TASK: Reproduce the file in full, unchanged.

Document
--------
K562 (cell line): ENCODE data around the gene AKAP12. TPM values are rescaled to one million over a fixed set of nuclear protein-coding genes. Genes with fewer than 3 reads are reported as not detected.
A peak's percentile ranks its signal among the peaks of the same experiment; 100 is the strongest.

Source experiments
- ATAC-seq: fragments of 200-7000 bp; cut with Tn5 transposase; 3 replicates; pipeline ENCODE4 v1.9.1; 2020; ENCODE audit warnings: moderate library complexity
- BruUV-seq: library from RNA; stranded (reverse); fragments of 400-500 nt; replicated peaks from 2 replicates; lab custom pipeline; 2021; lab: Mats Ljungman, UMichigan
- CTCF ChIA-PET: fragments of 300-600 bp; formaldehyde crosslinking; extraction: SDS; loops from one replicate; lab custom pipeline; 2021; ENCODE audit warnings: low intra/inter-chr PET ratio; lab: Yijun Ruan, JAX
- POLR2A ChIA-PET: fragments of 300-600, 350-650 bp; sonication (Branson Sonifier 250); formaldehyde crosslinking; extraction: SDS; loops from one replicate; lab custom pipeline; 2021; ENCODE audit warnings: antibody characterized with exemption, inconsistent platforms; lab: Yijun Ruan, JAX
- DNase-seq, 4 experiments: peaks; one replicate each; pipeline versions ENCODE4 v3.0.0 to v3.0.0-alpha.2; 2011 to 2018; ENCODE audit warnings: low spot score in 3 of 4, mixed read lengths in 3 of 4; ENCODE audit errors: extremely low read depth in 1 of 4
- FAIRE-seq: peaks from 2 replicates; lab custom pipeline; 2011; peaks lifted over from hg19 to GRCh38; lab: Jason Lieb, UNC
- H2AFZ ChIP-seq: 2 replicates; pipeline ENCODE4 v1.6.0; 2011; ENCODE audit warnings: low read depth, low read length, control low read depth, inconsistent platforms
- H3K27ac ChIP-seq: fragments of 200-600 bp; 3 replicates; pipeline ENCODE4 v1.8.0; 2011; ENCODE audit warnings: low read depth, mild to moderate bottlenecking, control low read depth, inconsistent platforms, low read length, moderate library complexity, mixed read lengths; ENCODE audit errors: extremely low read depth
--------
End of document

K562 (cell line): ENCODE data around the gene AKAP12. TPM values are rescaled to one million over a fixed set of nuclear protein-coding genes. Genes with fewer than 3 reads are reported as not detected.
A peak's percentile ranks its signal among the peaks of the same experiment; 100 is the strongest.

Source experiments
- ATAC-seq: fragments of 200-7000 bp; cut with Tn5 transposase; 3 replicates; pipeline ENCODE4 v1.9.1; 2020; ENCODE audit warnings: moderate library complexity
- BruUV-seq: library from RNA; stranded (reverse); fragments of 400-500 nt; replicated peaks from 2 replicates; lab custom pipeline; 2021; lab: Mats Ljungman, UMichigan
- CTCF ChIA-PET: fragments of 300-600 bp; formaldehyde crosslinking; extraction: SDS; loops from one replicate; lab custom pipeline; 2021; ENCODE audit warnings: low intra/inter-chr PET ratio; lab: Yijun Ruan, JAX
- POLR2A ChIA-PET: fragments of 300-600, 350-650 bp; sonication (Branson Sonifier 250); formaldehyde crosslinking; extraction: SDS; loops from one replicate; lab custom pipeline; 2021; ENCODE audit warnings: antibody characterized with exemption, inconsistent platforms; lab: Yijun Ruan, JAX
- DNase-seq, 4 experiments: peaks; one replicate each; pipeline versions ENCODE4 v3.0.0 to v3.0.0-alpha.2; 2011 to 2018; ENCODE audit warnings: low spot score in 3 of 4, mixed read lengths in 3 of 4; ENCODE audit errors: extremely low read depth in 1 of 4
- FAIRE-seq: peaks from 2 replicates; lab custom pipeline; 2011; peaks lifted over from hg19 to GRCh38; lab: Jason Lieb, UNC
- H2AFZ ChIP-seq: 2 replicates; pipeline ENCODE4 v1.6.0; 2011; ENCODE audit warnings: low read depth, low read length, control low read depth, inconsistent platforms
- H3K27ac ChIP-seq: fragments of 200-600 bp; 3 replicates; pipeline ENCODE4 v1.8.0; 2011; ENCODE audit warnings: low read depth, mild to moderate bottlenecking, control low read depth, inconsistent platforms, low read length, moderate library complexity, mixed read lengths; ENCODE audit errors: extremely low read depth